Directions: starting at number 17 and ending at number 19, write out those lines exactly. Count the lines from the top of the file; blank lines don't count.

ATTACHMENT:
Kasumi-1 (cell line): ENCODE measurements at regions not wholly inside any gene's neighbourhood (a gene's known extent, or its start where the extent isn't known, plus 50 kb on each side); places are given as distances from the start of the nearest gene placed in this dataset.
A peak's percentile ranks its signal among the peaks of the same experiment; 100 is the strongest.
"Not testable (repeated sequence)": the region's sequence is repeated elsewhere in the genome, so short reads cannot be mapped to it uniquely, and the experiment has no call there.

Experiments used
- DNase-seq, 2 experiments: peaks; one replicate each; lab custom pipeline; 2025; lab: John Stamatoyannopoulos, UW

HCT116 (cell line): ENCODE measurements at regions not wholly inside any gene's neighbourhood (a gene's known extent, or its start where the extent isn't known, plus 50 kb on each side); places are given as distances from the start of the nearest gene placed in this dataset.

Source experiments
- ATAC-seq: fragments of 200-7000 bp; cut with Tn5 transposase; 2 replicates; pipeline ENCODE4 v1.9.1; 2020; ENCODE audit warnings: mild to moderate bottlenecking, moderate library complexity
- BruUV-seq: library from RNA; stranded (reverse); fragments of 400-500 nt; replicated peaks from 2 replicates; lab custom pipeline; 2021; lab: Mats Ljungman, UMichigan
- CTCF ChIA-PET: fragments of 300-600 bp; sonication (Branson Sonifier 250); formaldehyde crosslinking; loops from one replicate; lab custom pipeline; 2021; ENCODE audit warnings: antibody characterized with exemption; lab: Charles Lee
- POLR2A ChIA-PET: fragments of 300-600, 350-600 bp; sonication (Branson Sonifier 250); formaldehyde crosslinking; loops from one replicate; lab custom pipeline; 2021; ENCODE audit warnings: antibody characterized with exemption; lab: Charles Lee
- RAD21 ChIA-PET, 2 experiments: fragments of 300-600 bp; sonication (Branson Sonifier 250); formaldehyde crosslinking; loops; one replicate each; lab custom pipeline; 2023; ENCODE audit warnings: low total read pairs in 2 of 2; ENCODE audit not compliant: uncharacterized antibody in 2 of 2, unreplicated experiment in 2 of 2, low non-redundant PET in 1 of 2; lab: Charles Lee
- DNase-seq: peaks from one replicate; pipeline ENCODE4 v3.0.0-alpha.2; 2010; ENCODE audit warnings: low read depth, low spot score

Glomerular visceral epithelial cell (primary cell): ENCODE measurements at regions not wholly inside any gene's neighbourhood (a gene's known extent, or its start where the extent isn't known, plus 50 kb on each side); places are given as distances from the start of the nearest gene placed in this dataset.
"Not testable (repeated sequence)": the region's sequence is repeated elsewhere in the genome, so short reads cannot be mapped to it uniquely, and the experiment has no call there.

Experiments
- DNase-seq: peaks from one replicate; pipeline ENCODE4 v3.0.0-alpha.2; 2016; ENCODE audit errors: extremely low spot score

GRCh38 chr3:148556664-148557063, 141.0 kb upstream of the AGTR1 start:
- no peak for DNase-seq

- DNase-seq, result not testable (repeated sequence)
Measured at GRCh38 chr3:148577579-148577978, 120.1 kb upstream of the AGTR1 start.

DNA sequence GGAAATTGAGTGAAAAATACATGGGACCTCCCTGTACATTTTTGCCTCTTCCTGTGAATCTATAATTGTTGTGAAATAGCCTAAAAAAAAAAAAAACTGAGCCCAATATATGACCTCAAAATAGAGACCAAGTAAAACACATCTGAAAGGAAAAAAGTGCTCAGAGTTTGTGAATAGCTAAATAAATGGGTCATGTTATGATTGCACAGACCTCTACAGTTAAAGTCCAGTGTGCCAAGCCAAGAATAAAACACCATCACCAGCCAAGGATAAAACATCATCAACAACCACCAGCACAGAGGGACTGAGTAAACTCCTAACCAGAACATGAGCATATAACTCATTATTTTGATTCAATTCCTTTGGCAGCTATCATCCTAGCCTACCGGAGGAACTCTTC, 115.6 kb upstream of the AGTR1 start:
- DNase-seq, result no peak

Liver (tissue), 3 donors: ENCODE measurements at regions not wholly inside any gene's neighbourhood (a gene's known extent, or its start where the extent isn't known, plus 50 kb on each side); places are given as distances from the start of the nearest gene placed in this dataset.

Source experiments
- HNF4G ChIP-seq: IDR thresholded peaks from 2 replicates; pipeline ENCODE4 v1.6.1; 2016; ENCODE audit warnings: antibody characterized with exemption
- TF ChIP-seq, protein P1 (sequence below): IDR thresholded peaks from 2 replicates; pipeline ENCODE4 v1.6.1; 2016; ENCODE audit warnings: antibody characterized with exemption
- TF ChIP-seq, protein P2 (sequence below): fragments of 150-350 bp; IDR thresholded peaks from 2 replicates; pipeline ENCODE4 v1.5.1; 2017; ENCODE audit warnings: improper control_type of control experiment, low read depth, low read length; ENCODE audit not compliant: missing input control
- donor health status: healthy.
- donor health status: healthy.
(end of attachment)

- DNase-seq: peaks from one replicate; pipeline ENCODE4 v3.0.0-alpha.2; 2016; ENCODE audit errors: extremely low spot score

GRCh38 chr3:148556664-148557063, 141.0 kb upstream of the AGTR1 start:
- no peak for DNase-seq